In 1975 James Rachels in his influential article “Active and Passive Euthanasia,” critiqued the 1973 AMA policy statement that prohibited the intentional termination of a patient’s life. Dr. Rachels ignited one of the great debates in modern philosophy arguing against the traditional view that there is no moral difference between killing and letting die, if one form of euthanasia (passive) is permissible, then so is the other (active), thus the stance of the AMA is seriously wrong. Thomas Sullivan however, disputed Rachels interpretation of the policy statement asserting that the position of the AMA is that although the intentional termination of a life is unacceptable, the decision to withdraw extraordinary means, not ordinary means, to continue a life does not have to be brought about by a doctor’s intention to induce death. The cessation of extraordinary treatment may be provoked by a physician’s wish to stop excruciatingly painful treatments that offer little hope for a patient’s recuperation.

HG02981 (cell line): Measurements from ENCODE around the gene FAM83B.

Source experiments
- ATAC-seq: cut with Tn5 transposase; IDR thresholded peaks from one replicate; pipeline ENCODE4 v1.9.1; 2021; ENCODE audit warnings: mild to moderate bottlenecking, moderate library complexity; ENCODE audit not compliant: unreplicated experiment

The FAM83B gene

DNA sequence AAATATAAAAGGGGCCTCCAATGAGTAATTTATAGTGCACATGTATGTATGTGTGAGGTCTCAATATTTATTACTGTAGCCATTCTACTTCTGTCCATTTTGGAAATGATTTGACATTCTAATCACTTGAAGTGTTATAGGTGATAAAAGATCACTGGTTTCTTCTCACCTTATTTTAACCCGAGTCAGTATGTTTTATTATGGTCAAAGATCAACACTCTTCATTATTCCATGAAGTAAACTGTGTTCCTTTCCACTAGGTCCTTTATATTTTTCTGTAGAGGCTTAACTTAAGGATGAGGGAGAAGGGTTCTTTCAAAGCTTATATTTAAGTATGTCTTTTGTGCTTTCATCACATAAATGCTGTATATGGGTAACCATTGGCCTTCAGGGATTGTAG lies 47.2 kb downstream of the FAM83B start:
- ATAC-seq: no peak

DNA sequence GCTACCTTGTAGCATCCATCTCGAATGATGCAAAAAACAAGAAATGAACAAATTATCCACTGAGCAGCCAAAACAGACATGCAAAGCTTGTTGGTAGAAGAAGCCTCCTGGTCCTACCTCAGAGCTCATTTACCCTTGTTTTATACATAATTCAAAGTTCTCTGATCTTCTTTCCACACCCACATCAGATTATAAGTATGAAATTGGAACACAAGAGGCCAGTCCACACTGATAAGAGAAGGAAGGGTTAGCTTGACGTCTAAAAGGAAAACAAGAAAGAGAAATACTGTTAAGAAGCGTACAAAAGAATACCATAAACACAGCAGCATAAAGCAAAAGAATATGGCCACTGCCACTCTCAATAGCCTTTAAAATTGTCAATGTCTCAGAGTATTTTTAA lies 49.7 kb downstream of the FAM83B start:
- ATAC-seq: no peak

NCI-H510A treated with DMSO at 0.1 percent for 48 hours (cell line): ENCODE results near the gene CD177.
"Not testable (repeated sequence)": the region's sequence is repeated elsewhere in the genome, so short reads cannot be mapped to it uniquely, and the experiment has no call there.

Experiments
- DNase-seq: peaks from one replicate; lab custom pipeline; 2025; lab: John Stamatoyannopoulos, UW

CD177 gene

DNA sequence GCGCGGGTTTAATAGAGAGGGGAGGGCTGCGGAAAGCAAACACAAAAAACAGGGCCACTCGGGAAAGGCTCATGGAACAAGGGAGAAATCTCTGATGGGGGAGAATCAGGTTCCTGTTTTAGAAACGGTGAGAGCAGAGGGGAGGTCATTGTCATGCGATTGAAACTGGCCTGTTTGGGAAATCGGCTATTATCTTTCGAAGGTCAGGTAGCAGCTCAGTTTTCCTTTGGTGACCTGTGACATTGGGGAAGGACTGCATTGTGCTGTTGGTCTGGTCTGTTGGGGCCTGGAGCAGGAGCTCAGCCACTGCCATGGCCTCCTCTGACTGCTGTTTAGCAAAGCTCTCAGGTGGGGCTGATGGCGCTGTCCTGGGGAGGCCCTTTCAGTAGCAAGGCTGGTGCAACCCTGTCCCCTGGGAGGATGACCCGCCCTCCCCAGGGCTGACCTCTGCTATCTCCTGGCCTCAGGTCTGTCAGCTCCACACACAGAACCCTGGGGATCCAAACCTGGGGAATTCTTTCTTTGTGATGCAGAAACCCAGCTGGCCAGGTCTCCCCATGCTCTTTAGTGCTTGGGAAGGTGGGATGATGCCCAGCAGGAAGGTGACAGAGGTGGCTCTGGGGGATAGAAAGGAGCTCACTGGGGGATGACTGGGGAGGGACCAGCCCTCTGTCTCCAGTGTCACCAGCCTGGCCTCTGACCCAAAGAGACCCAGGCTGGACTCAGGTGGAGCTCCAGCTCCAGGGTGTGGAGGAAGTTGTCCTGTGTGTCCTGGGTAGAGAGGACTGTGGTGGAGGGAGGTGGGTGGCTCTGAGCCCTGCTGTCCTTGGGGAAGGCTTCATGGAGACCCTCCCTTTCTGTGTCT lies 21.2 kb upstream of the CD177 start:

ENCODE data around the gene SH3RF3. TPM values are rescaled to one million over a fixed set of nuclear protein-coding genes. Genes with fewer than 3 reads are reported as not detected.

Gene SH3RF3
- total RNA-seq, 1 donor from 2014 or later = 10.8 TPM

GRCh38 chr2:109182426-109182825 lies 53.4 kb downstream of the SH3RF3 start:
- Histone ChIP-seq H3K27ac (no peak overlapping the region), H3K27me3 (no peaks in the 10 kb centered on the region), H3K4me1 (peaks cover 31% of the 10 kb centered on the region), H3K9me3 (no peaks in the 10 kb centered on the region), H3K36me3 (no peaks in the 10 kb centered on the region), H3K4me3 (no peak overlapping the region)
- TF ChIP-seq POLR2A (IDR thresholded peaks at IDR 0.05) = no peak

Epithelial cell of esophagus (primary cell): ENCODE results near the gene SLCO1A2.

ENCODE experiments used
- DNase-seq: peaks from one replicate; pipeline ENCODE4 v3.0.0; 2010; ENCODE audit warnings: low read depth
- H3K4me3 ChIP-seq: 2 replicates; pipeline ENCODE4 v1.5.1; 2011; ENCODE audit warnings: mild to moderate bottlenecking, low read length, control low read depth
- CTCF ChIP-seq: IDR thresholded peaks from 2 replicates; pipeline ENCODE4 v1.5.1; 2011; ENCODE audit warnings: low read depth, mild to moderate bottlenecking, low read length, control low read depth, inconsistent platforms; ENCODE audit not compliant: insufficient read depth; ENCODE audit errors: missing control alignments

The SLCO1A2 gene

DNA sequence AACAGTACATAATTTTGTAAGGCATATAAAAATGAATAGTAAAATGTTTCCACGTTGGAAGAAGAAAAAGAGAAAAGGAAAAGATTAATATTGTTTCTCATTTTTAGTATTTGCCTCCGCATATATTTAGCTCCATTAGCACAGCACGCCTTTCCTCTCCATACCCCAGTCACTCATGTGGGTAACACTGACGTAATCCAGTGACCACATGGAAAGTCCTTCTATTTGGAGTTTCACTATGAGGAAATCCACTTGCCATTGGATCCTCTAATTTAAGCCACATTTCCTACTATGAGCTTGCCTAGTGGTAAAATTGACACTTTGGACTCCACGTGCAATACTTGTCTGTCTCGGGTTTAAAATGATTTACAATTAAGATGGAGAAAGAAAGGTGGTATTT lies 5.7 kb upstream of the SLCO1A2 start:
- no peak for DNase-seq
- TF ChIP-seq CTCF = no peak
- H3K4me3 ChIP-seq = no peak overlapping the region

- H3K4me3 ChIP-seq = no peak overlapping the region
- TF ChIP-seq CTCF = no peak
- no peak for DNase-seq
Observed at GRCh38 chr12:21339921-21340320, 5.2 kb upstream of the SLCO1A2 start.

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Intention, James Rachels, intentional termination, Dr. Rachels